Fedele G, Di Girolamo M, Recine U, Palazzo R, Urbani F, Horenstein AL et al (2013) CD38 ligation in peripheral blood mononuclear cells of myeloma patients induces release of protumorigenic IL-6 and impaired secretion of IFNgamma cytokines and proliferation. Mediat Inflamm 2013:564687CrossRefGoogle Scholar
  9. 9.
    Raedler LA (2016) Darzalex (daratumumab): first anti-CD38 monoclonal antibody approved for patients with relapsed multiple myeloma. Am Health Drug Benefits 9(Spec Feature):70–73PubMedPubMedCentralGoogle Scholar
  10. 10.
    Bataille R, Jego G, Robillard N, Barille-Nion S, Harousseau JL, Moreau P et al (2006) The phenotype of normal, reactive and malignant plasma cells. Identification of “many and multiple myelomas” and of new targets for myeloma therapy. Haematologica 91(9):1234–1240PubMedGoogle Scholar
  11. 11.
    Ise M, Matsubayashi K, Tsujimura H, Kumagai K (2016) Loss of CD38 expression in relapsed refractory multiple myeloma. Clin Lymphoma Myeloma Leuk 16(5):e59–e64CrossRefGoogle Scholar
  12. 12.
    Kawano Y, Fujiwara S, Wada N, Izaki M, Yuki H, Okuno Y et al (2012) Multiple myeloma cells expressing low levels of CD138 have an immature phenotype and reduced sensitivity to lenalidomide. Int J Oncol 41(3):876–884CrossRefGoogle Scholar
  13. 13.
    Dingli D, Ailawadhi S, Bergsagel PL, Buadi FK, Dispenzieri A, Fonseca R, Gertz MA, Gonsalves WI, Hayman SR, Kapoor P, Kourelis T, Kumar SK, Kyle RA, Lacy MQ, Leung N, Lin Y, Lust JA, Mikhael JR, Reeder CB, Roy V, Russell SJ, Sher T, Stewart AK, Warsame R, Zeldenrust SR, Rajkumar SV, Chanan Khan AA (2017) Therapy for relapsed multiple myeloma: guidelines from the Mayo stratification for myeloma and risk-adapted therapy. Mayo Clin Proc 92(4):578–598CrossRefGoogle Scholar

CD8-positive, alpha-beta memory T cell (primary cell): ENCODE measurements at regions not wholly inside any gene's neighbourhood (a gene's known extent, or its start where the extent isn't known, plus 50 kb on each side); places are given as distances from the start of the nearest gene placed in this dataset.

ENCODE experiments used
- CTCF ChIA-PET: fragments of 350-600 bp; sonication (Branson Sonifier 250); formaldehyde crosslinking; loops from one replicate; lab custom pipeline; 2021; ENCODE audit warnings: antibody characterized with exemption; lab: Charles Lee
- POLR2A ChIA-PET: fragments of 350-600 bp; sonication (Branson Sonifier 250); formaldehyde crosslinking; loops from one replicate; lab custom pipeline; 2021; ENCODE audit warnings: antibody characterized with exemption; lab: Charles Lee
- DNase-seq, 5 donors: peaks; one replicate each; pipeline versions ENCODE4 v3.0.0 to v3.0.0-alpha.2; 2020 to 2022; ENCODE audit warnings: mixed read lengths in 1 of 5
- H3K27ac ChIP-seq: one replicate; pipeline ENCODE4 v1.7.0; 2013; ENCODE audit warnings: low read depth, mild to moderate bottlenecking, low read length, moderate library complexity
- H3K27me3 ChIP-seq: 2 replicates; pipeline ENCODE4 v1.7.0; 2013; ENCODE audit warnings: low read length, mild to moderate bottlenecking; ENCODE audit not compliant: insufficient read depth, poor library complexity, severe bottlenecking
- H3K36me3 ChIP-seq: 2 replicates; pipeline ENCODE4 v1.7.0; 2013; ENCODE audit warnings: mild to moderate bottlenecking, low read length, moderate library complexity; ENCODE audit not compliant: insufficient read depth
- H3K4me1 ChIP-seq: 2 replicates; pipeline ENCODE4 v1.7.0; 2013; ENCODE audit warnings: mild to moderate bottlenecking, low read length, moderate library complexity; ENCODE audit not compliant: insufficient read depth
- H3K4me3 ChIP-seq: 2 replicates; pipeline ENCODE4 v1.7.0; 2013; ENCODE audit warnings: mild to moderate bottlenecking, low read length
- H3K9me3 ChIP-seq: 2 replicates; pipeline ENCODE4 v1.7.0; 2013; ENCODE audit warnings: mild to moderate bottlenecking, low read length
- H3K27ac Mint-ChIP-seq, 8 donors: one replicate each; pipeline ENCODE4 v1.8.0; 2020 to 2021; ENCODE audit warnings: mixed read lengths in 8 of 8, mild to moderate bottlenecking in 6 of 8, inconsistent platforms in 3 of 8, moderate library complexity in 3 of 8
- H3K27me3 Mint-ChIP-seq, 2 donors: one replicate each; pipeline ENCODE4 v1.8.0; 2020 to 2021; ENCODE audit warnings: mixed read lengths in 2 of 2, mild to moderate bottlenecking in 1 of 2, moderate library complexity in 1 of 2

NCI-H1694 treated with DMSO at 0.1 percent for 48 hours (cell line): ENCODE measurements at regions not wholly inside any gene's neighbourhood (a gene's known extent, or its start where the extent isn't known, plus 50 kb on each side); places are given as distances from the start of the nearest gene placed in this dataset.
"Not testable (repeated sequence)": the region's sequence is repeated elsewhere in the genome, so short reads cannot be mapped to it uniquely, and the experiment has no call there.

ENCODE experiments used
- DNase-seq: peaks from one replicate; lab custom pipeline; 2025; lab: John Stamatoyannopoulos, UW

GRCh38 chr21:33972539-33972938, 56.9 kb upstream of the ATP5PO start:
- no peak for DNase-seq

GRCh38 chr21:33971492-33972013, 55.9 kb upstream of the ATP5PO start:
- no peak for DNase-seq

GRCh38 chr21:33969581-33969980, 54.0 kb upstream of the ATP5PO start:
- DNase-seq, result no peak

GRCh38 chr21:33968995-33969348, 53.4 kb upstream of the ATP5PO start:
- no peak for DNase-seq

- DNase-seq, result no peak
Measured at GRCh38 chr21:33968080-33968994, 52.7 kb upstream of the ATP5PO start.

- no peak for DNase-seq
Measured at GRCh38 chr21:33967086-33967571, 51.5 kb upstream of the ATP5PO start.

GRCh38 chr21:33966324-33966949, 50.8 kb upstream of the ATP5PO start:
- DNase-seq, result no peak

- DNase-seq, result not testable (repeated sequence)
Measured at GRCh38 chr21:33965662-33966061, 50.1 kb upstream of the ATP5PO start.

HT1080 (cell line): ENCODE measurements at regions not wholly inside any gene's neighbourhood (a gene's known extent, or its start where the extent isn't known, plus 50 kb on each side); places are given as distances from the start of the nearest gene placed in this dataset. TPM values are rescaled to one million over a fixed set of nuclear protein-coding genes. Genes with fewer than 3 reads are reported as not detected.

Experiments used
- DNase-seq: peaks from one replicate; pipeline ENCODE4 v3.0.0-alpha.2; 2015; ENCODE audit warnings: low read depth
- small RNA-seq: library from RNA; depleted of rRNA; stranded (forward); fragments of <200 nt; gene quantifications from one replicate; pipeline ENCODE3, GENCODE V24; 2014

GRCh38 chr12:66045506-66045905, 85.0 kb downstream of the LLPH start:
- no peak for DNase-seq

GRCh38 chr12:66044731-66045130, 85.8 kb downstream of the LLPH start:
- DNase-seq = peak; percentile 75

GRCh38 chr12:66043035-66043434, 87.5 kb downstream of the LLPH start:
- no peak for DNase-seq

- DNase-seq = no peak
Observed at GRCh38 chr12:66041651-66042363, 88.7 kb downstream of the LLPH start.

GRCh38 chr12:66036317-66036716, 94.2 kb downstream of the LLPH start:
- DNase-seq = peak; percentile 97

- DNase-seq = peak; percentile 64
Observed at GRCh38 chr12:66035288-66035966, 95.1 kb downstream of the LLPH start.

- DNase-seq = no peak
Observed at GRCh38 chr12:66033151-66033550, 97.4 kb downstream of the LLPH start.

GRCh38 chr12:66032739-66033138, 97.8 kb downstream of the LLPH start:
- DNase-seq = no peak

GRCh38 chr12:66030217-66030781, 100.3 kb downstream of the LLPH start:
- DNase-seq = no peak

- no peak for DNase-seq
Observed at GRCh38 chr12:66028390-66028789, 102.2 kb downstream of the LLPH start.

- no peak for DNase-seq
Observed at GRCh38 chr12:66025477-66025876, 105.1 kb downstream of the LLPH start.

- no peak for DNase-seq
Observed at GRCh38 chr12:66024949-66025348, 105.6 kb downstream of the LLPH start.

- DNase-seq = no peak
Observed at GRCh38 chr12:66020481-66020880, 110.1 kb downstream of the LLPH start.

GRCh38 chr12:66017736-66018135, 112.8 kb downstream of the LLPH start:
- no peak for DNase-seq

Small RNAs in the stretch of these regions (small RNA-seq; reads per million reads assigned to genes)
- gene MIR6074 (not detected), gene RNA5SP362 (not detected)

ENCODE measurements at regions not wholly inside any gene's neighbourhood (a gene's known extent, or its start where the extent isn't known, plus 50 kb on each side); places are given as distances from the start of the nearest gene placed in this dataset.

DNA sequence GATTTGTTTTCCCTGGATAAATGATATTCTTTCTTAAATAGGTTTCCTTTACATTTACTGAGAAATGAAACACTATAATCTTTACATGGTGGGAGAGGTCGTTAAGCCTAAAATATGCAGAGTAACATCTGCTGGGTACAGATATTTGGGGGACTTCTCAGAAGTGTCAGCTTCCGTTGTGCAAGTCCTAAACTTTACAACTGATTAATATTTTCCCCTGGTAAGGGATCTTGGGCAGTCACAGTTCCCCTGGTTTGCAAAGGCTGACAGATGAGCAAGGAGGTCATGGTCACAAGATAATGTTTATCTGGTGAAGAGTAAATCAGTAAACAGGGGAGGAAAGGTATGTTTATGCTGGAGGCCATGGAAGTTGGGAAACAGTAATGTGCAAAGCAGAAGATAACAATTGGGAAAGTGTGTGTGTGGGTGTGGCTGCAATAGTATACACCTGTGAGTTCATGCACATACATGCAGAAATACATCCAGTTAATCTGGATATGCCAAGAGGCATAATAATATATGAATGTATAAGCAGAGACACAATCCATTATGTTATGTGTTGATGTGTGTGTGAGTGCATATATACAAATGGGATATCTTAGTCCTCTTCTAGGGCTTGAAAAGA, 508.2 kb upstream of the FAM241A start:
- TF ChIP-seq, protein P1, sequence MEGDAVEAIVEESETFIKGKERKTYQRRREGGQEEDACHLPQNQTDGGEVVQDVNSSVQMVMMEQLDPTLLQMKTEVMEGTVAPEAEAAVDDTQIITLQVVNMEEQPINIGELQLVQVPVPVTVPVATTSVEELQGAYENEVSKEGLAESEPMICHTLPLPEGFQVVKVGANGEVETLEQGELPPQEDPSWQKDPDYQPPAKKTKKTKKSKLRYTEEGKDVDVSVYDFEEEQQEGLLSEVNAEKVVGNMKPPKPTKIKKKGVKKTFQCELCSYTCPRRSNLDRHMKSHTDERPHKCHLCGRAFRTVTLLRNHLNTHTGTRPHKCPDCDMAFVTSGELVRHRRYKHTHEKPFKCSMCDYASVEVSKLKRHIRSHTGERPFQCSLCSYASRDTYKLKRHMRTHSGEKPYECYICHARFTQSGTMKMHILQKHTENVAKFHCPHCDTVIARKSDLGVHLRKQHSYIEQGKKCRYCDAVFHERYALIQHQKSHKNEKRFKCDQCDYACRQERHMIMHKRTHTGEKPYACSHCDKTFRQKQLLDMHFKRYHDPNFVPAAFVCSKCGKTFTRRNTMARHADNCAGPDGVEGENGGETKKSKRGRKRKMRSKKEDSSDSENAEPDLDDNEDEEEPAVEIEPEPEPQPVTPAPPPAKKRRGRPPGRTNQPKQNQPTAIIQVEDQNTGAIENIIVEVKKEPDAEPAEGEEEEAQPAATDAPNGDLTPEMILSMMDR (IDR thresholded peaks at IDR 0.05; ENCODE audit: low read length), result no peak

14. 14.
    Avet-Loiseau H, Malard F, Campion L, Magrangeas F, Sebban C, Lioure B, Decaux O, Lamy T, Legros L, Fuzibet JG, Michallet M, Corront B, Lenain P, Hulin C, Mathiot C, Attal M, Facon T, Harousseau JL, Minvielle S, Moreau P, for the Intergroupe Francophone du Myelome (2011) Translocation t(14;16) and multiple myeloma: is it really an independent prognostic factor? Blood 117(6):2009–2011CrossRefGoogle Scholar
  15. 15.
    Nair B, van Rhee F, Shaughnessy JD Jr, Anaissie E, Szymonifka J, Hoering A et al (2010) Superior results of total therapy 3 (2003–33) in gene expression profiling-defined low-risk multiple myeloma confirmed in subsequent trial 2006–66 with VRD maintenance. Blood 115(21):4168–4173CrossRefGoogle Scholar
  16. 16.
    Vega F, Chang C-C, Medeiros LJ, Udden MM, Cho-Vega JH, Lau C-C, et al (2005) Plasmablastic lymphomas and plasmablastic plasma cell myelomas have nearly identical immunophenotypic profiles. 806–15 pGoogle Scholar
  17. 17.
    Elyamany G, Al Mussaed E, Alzahrani AM (2015) Plasmablastic lymphoma: a review of current knowledge and future directions. Adv Hematol 2015:315289CrossRefGoogle Scholar
  18. 18.
    Montes-Moreno S, Martinez-Magunacelaya N, Zecchini-Barrese T, Villambrosia SG, Linares E, Ranchal T et al (2017) Plasmablastic lymphoma phenotype is determined by genetic alterations in MYC and PRDM1. Mod Pathol 30(1):85–94CrossRefGoogle Scholar

Copyright information

© Springer-Verlag GmbH Germany, part of Springer Nature 2019

Authors and Affiliations

  1. 1.HematopathologyKing Khalid University Hospital–King Saud UniversityRiyadhKingdom of Saudi Arabia

Personalised recommendations